Another possibility for using the standard exception classes in your code is to define a special exception class derived directly or indirectly from class exception. To do this, you must ensure that the what() mechanism works.

The member function what() is virtual. So, one way to provide what() is to write your own implementation of what():

   namespace MyLib {
       /* user-defined exception class
        * derived from a standard class for exceptions
        */
       class MyProblem : public std::exception {
          public:
            ...
            MyProblem(...) {                     //special constructor
            }


            virtual const char* what() const throw() {  //what() function
               ...
           }
       };
       ...


       void f() {
           ...
           //create an exception object and throw it
               throw MyProblem(...);
               ...
       }
   }

Another way to provide the what() function is to derive your exception class from one of the classes that have a string constructor for the what() argument:

   namespace MyLib {
        /* user-defined exception class
         * - derived from a standard class for exceptions
         *   that has a constructor for the what() argument
         */
        class MyRangeProblem : public std::out_of_range {
          public:
            MyRangeProblem (const string& whatString)
             : out_of_range(whatString) {
            }
        };
        ...


        void f() {
            ...
            //create an exception object by using a string constructor and throw it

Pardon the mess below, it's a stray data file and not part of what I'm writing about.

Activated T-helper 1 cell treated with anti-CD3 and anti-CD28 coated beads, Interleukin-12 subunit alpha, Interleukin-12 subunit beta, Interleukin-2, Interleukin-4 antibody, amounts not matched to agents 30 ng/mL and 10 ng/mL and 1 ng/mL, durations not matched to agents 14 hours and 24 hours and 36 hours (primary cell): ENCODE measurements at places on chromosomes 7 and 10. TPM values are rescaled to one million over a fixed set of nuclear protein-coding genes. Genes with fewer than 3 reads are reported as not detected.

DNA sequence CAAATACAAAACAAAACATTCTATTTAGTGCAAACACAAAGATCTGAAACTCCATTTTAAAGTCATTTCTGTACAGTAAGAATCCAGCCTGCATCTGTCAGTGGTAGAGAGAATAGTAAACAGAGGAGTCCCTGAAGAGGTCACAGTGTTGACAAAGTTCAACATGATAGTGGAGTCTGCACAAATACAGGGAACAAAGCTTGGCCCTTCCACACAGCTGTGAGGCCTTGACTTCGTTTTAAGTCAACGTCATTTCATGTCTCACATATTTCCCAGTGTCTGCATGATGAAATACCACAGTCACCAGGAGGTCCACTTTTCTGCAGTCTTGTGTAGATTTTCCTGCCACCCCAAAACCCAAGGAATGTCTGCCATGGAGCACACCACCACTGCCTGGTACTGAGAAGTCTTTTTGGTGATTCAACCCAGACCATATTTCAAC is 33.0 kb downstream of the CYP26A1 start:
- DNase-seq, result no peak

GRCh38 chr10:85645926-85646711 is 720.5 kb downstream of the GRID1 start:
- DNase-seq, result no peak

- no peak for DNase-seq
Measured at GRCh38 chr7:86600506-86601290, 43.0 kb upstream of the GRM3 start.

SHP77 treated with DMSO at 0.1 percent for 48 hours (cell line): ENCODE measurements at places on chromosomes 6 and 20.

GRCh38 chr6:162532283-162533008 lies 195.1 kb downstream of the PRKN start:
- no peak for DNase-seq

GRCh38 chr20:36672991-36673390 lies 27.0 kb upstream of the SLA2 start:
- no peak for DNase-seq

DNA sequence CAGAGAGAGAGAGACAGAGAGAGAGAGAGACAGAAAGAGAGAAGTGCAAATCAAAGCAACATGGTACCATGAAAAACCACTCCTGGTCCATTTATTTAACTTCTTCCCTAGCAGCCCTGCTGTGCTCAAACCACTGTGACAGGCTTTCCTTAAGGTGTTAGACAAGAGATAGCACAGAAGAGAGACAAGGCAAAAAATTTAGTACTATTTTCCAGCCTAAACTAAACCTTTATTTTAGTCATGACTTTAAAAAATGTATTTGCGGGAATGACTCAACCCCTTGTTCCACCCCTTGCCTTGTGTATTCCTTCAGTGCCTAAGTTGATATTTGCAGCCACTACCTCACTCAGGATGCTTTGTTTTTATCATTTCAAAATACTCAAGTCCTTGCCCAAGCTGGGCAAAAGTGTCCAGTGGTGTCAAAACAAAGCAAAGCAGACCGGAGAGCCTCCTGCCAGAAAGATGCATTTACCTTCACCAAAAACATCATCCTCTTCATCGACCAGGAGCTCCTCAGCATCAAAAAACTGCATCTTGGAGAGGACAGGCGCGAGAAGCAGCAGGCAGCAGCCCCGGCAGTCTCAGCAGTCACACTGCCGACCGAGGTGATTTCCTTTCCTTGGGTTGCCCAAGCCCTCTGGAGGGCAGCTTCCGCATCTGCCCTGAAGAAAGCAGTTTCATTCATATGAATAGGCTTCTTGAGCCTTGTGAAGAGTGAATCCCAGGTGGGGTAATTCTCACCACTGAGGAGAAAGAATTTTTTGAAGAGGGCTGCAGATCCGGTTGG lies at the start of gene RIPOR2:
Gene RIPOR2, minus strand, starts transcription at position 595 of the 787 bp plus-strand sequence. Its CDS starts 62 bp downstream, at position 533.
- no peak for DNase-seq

throw MyRangeProblem("here is my special range problem");
            ...
        }
   }

For examples that are part of a complete program, see class Stack on page 441 and class Queue on page 450.

3.4 Allocators

The C++ standard library uses in several places special objects to handle the allocation and deal-location of memory. Such objects are called allocators. An allocator represents a special memory model. It is used as abstraction to translate the need to use memory into a raw call for memory. The use of different allocator objects at the same time allows you to use different memory models in a program.

Allocators originally were introduced as part of the STL to handle the nasty problem of different pointer types on PCs (such as near, far, and huge pointers). They now serve as a base for technical solutions that use certain memory models, such as shared memory, garbage collection, and object-oriented databases, without changing the interfaces. However, this use is relatively new and not yet widely adopted (this will probably change).

The C++ standard library defines a default allocator as follows:

   namespace std {
       template <class T>
       class allocator;
   }

The default allocator is used as the default value everywhere an allocator can be used as an argument. It does the usual calls for memory allocation and deallocation; that is, it calls the new and delete operators. However, when or how often these operators are called is unspecified. Thus, an implementation of the default allocator might, for example, cache the allocated memory internally.

The default allocator is used in most programs. However, sometimes other libraries provide allocators to fit certain needs. In such cases you simply must pass them as arguments. Only occasionally does it make sense to program allocators. In practice, typically the default allocator is used. So the discussion of allocators is deferred until Chapter 15, which covers in detail not only allocators, but also their interfaces.

[1]  You can modify the exact behavior of unexpected(). However, a function never throws exceptions other than those stated in its exception specification (if any).

[2]  The specification of the lifetime of the return value of what() is not specified in the original standard. However, this is the proposed resolution to fix this problem.